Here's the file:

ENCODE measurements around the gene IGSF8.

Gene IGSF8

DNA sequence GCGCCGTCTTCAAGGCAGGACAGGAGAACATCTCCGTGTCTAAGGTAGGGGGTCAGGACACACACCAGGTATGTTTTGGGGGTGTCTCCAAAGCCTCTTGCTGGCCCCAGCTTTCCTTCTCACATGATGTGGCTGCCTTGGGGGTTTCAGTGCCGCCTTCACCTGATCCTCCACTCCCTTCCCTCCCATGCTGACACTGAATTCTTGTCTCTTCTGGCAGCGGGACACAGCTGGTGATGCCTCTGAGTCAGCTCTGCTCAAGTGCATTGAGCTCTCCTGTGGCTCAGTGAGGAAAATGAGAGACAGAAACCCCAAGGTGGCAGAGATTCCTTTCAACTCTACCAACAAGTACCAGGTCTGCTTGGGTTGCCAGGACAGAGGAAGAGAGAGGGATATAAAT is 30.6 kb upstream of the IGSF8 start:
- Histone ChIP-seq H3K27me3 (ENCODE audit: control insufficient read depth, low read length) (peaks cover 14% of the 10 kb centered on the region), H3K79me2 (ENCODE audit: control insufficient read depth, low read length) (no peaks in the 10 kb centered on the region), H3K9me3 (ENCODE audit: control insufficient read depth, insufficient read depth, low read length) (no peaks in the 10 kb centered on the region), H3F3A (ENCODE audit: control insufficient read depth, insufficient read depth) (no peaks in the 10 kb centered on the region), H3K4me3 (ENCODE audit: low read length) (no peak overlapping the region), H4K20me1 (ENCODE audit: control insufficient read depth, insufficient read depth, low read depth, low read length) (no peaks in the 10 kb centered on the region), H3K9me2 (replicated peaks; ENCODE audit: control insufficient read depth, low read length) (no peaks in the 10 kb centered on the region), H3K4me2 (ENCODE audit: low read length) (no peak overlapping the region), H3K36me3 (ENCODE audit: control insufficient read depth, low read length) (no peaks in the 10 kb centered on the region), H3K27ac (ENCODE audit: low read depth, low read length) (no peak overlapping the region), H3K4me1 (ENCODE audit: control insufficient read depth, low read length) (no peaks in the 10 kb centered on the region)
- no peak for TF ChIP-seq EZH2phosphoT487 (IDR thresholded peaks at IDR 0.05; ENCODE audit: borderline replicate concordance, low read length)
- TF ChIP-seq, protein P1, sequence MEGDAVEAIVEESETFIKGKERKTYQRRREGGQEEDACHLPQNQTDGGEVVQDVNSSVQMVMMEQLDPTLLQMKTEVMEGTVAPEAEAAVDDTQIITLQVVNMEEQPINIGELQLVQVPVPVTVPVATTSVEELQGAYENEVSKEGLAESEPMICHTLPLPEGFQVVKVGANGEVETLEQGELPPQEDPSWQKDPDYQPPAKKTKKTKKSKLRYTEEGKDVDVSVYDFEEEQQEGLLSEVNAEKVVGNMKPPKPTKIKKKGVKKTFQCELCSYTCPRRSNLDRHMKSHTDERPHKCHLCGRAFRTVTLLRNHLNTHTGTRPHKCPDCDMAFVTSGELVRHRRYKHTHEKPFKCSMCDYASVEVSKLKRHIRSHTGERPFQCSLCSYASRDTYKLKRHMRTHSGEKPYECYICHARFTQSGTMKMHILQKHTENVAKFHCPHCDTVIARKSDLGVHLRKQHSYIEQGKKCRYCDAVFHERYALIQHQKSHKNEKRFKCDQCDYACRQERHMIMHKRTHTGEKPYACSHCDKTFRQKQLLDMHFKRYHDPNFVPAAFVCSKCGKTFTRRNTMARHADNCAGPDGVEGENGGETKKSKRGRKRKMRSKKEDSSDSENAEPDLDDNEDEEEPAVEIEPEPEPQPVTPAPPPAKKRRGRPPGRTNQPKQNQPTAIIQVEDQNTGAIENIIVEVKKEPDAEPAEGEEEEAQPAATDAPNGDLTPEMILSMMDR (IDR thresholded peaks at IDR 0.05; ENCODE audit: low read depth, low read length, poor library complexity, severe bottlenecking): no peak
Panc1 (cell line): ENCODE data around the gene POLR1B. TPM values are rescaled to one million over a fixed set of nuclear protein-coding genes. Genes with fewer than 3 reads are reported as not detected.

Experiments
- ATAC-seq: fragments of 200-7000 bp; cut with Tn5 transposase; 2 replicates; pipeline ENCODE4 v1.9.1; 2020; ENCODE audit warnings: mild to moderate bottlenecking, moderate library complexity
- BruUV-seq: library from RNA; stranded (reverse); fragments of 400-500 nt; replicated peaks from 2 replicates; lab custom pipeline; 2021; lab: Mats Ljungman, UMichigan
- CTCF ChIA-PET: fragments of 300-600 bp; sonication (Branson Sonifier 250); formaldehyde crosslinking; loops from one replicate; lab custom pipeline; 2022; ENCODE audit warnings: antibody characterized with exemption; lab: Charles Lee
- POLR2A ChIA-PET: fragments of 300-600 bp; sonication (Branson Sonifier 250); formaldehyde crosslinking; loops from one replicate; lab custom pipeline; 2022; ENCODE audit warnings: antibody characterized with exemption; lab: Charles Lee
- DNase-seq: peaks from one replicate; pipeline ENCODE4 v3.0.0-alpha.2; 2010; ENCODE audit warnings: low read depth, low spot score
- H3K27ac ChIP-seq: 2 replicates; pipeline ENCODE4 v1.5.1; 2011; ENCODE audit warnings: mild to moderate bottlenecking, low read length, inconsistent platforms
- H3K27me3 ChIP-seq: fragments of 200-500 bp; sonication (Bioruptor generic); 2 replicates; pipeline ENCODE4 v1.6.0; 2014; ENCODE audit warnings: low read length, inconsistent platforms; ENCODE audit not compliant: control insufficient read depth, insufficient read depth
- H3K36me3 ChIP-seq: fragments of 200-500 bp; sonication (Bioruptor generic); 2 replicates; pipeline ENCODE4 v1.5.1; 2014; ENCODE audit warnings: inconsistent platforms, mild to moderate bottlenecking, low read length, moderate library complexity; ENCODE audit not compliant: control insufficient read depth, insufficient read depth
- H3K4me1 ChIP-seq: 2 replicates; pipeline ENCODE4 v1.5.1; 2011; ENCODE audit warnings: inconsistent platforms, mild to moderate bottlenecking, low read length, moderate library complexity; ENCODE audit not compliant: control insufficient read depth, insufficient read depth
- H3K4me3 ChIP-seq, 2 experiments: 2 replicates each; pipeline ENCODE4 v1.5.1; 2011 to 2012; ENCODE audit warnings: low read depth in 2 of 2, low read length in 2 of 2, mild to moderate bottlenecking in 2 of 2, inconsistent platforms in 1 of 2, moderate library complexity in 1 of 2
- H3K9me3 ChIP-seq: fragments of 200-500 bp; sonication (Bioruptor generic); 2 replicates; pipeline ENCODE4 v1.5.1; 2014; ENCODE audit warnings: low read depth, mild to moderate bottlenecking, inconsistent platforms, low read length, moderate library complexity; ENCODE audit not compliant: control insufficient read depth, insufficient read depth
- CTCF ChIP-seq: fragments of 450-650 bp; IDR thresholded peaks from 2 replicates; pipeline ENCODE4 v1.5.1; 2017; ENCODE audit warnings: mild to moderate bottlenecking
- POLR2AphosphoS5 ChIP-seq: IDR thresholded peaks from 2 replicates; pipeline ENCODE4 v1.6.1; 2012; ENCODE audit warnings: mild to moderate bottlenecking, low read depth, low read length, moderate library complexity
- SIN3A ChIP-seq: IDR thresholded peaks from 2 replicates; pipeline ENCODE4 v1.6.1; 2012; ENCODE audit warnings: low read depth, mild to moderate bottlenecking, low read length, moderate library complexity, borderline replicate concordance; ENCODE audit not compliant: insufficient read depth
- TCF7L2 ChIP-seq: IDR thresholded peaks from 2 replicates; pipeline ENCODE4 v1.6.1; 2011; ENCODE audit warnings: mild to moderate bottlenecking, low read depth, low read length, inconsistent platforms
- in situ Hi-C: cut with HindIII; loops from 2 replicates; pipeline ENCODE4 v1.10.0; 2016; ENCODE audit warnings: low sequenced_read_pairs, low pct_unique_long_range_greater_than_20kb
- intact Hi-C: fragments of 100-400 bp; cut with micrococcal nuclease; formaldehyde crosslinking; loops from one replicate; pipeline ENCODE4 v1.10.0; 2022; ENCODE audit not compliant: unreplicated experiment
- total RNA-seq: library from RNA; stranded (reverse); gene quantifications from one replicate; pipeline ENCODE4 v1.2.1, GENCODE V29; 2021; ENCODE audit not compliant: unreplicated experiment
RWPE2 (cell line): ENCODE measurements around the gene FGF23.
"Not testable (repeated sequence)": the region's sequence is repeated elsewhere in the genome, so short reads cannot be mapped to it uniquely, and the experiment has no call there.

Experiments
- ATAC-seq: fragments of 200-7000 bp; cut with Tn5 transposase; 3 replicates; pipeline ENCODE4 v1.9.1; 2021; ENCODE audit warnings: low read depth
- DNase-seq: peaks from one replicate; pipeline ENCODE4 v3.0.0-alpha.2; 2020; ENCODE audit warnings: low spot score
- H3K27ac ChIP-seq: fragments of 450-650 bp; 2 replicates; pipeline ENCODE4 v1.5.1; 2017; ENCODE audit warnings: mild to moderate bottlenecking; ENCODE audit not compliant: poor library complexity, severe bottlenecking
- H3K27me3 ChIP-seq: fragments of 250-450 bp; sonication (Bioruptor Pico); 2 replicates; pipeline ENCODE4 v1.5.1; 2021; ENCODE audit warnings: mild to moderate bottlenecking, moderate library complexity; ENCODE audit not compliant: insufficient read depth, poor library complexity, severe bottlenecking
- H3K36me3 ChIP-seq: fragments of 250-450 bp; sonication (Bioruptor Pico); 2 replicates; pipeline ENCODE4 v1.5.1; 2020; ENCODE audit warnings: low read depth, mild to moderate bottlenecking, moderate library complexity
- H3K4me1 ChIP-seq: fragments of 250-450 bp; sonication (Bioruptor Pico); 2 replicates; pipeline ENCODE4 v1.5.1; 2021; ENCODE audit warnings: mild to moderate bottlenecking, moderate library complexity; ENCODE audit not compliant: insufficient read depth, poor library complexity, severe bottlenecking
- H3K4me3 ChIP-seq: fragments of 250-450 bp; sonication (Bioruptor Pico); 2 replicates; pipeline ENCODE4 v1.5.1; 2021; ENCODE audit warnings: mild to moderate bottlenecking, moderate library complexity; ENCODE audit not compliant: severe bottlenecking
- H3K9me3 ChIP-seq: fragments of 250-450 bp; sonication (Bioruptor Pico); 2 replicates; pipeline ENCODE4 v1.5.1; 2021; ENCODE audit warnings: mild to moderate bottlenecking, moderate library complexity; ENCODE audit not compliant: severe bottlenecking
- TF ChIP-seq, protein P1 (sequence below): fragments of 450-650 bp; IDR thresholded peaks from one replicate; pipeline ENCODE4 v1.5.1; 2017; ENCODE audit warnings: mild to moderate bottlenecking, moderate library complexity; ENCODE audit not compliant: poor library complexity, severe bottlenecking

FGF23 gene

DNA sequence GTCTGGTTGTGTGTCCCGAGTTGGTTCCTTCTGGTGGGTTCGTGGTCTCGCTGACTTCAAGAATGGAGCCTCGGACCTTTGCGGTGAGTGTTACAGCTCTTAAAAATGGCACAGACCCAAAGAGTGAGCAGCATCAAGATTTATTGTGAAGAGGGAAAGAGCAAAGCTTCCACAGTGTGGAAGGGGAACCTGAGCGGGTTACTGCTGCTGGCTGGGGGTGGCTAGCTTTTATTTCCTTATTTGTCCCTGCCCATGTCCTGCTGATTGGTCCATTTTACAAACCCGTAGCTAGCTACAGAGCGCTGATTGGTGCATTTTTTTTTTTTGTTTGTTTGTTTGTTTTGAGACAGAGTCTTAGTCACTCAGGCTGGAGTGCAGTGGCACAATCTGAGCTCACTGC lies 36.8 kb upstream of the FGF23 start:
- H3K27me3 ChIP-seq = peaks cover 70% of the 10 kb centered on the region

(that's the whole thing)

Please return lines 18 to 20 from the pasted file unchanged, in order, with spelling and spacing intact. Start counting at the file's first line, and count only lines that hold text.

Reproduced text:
- H3K4me3 ChIP-seq, 2 experiments: 2 replicates each; pipeline ENCODE4 v1.5.1; 2011 to 2012; ENCODE audit warnings: low read depth in 2 of 2, low read length in 2 of 2, mild to moderate bottlenecking in 2 of 2, inconsistent platforms in 1 of 2, moderate library complexity in 1 of 2
- H3K9me3 ChIP-seq: fragments of 200-500 bp; sonication (Bioruptor generic); 2 replicates; pipeline ENCODE4 v1.5.1; 2014; ENCODE audit warnings: low read depth, mild to moderate bottlenecking, inconsistent platforms, low read length, moderate library complexity; ENCODE audit not compliant: control insufficient read depth, insufficient read depth
- CTCF ChIP-seq: fragments of 450-650 bp; IDR thresholded peaks from 2 replicates; pipeline ENCODE4 v1.5.1; 2017; ENCODE audit warnings: mild to moderate bottlenecking